Dan's Take

Containers: SOA in Disguise

Once again, the past proves to be prologue.

Recently, I've had conversations with several supplier representatives who are proponents of recreating applications or creating new applications using "microservices" that are developed and deployed within containers, a form of OS virtualization and partitioning.

They often point out that this approach can simplify the creation of complex applications, reduce or eliminate errors and make it possible to build new applications more quickly in the future. They seldom, of course, discuss the time it will take to build, test and document all of the necessary microservices. These conversations remind me of similar conversations with vendor representatives who were pushing the service-oriented architecture (SOA) more than a decade ago.

What Is SOA?
SOA can be described as a structured development style in which applications are decomposed into individual, stand-alone services that can be developed, tested and documented separately. Typically, these services represent a single business function that's self-contained, and can be considered a "black box" once it's finished.

These business functions were developed using well-defined inputs and outputs that could be delivered across the network in a vendor- and platform-neutral way.

What was often forgotten was that network-oriented communications architectures were nearly always slower than inter-process communications architectures used to communicate from one function to another within a monolithic application that executed on a single host.

While the promise was most certainly there, many enterprises gave up on this approach because they couldn't get the performance or reliability that they were seeking. They also discovered, much to their chagrin, that SOA was inherently more complex to monitor and manage than the monolithic application it was meant to replace.

Dan's Take: Back to the Future
The industry has a rather short memory, and it forgets what worked before and why. Similar language is being used, but with a new name. It's been changed to microservices, and the underlying architecture has been changed to the use of either virtual machines (VMs) or OS virtualization and partitioning, aka "containers."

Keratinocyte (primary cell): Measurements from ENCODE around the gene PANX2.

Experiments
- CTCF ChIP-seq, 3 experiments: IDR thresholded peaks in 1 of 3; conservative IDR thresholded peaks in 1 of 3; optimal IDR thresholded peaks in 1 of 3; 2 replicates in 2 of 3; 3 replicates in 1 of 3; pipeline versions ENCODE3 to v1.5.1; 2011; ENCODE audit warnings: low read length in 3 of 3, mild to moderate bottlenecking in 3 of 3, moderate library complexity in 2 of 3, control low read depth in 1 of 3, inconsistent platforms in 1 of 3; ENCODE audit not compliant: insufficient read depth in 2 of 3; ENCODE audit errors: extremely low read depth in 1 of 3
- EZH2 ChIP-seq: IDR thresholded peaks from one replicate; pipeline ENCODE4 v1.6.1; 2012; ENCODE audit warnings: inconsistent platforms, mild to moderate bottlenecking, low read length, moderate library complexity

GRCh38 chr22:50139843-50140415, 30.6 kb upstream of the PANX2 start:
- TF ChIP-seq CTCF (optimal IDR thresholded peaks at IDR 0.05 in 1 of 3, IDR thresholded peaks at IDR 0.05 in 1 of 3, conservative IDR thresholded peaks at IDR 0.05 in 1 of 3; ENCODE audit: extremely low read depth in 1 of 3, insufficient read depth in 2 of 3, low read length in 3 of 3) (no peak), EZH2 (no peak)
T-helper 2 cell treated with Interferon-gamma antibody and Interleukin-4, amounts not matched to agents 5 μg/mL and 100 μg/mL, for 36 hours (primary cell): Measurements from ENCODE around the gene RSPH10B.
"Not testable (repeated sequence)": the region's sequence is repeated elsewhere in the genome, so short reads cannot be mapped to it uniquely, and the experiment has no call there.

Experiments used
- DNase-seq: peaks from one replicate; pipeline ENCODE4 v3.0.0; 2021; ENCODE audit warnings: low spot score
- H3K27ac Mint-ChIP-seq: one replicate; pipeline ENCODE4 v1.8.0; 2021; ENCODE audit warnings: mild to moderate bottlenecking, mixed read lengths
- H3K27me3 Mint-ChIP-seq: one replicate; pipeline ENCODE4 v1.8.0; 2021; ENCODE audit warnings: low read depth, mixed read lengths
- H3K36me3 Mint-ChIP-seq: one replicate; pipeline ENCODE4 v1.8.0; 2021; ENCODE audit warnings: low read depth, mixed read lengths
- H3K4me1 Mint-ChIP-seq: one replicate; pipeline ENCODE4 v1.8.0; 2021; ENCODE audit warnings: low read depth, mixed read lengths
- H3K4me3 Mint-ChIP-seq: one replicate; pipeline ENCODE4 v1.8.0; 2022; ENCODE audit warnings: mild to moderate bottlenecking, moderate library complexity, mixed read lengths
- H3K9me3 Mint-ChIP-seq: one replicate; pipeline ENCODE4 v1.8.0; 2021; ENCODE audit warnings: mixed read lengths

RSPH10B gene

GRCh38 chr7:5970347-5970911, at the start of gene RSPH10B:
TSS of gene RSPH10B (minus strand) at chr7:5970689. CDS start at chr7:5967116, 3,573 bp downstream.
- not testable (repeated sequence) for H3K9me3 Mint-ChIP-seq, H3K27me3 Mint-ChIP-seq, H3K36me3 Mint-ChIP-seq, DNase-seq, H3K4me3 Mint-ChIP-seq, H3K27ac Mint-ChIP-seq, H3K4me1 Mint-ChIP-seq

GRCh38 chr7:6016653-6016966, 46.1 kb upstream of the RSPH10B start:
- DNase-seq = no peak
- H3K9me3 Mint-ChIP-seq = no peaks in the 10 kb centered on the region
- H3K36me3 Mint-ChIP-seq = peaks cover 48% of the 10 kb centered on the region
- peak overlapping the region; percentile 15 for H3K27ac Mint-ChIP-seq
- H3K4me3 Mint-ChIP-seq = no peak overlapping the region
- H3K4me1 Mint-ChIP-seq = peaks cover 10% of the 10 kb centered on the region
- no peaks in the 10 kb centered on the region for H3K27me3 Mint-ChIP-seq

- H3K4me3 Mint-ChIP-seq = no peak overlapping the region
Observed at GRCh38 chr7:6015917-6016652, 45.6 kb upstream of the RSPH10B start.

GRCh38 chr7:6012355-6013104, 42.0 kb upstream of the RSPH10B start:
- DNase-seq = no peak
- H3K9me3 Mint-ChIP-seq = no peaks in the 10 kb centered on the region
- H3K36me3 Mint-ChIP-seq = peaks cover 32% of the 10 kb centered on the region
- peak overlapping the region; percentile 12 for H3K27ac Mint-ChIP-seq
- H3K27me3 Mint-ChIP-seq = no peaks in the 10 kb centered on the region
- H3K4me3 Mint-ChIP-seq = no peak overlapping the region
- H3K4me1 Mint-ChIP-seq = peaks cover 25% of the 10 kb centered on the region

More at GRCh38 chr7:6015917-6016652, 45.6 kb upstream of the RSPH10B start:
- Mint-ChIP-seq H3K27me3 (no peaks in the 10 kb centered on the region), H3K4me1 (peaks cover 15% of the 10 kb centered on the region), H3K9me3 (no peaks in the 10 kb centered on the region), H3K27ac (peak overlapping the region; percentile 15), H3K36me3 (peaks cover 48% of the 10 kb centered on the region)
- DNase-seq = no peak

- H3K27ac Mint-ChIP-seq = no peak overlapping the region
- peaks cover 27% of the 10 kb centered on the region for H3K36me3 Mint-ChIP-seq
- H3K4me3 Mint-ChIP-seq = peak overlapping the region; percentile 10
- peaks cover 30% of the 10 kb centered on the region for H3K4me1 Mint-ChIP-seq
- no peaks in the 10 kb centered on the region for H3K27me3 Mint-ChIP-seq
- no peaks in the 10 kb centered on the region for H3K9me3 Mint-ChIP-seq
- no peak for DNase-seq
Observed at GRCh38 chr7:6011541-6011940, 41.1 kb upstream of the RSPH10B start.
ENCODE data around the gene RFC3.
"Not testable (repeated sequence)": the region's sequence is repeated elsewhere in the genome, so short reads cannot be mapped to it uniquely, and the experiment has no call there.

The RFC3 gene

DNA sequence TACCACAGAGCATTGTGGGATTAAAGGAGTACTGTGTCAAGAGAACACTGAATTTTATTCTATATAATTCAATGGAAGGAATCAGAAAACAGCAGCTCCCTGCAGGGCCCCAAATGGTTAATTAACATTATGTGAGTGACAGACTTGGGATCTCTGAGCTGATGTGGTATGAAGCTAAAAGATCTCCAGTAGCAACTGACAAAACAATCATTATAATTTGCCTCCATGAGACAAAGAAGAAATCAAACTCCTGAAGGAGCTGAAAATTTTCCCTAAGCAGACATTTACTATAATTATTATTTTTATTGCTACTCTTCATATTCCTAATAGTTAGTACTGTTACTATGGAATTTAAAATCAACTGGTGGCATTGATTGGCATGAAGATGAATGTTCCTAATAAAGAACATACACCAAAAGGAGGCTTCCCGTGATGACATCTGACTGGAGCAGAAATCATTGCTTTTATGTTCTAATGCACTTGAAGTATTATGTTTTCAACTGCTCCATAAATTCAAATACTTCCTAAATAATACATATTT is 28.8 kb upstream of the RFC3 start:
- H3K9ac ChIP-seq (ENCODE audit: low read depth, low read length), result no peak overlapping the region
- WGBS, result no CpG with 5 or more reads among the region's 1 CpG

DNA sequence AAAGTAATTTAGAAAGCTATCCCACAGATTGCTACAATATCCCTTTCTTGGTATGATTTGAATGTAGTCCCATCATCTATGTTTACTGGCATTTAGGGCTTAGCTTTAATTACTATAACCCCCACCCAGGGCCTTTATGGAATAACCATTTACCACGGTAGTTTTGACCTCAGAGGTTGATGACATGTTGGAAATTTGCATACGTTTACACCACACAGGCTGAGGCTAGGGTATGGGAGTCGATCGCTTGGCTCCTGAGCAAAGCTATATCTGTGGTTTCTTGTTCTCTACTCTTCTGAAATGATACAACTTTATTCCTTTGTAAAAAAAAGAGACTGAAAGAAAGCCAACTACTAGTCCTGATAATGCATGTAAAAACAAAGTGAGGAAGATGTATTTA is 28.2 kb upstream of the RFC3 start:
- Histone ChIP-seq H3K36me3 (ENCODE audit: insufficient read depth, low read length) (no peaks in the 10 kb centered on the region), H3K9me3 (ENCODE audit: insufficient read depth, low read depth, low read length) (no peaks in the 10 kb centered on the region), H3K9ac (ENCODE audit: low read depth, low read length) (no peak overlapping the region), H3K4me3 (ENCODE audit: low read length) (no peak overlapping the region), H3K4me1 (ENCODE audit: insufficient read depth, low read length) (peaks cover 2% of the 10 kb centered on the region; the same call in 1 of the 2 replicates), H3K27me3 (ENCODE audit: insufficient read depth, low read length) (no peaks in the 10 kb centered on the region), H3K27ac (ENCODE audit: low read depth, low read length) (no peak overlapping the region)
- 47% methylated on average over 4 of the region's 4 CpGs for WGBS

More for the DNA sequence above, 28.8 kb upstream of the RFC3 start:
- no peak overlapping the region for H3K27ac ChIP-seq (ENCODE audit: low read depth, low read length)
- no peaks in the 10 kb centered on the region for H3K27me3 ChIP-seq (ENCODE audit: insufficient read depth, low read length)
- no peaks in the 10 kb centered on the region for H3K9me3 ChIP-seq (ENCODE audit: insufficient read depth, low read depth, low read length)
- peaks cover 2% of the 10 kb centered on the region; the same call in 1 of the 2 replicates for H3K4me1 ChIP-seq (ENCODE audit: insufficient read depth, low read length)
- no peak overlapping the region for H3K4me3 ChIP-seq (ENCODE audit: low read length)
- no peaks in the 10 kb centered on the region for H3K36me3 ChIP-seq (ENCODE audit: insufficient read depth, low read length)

Once again, the goal is making it possible for developers to easily stand up a function in a neutral, platform-independent fashion and then deploy it on a single host, multiple hosts or hosts in multiple datacenters. As one might expect, cloud services providers are very happy to promote this approach because it will make it much simpler in the end for enterprises to re-host all or part of a workload onto a system in one of their datacenters.

This time, however, some remember the challenges imposed by SOA and have worked to address the challenges. I just heard an interesting presentation by Big Switch Networks on how their networking tools can make it possible for developers and administrators to monitor what's going on at the container level, and also see how the entire network is running. I've heard presentations by Red Hat about how its version, OpenShift, can make it easier for developers to put together and manage application components based on Docker containers and the Kubernetes container cluster manager.

Only time will tell if microservices -- that is, containers -- will work better than SOA on top of Windows, Unix and so on, as was tried in the past.

About the Author

Daniel Kusnetzky, a reformed software engineer and product manager, founded Kusnetzky Group LLC in 2006. He's literally written the book on virtualization and often comments on cloud computing, mobility and systems software. He has been a business unit manager at a hardware company and head of corporate marketing and strategy at a software company. In his spare time, he's also the managing partner of Lux Sonus LLC, an investment firm.

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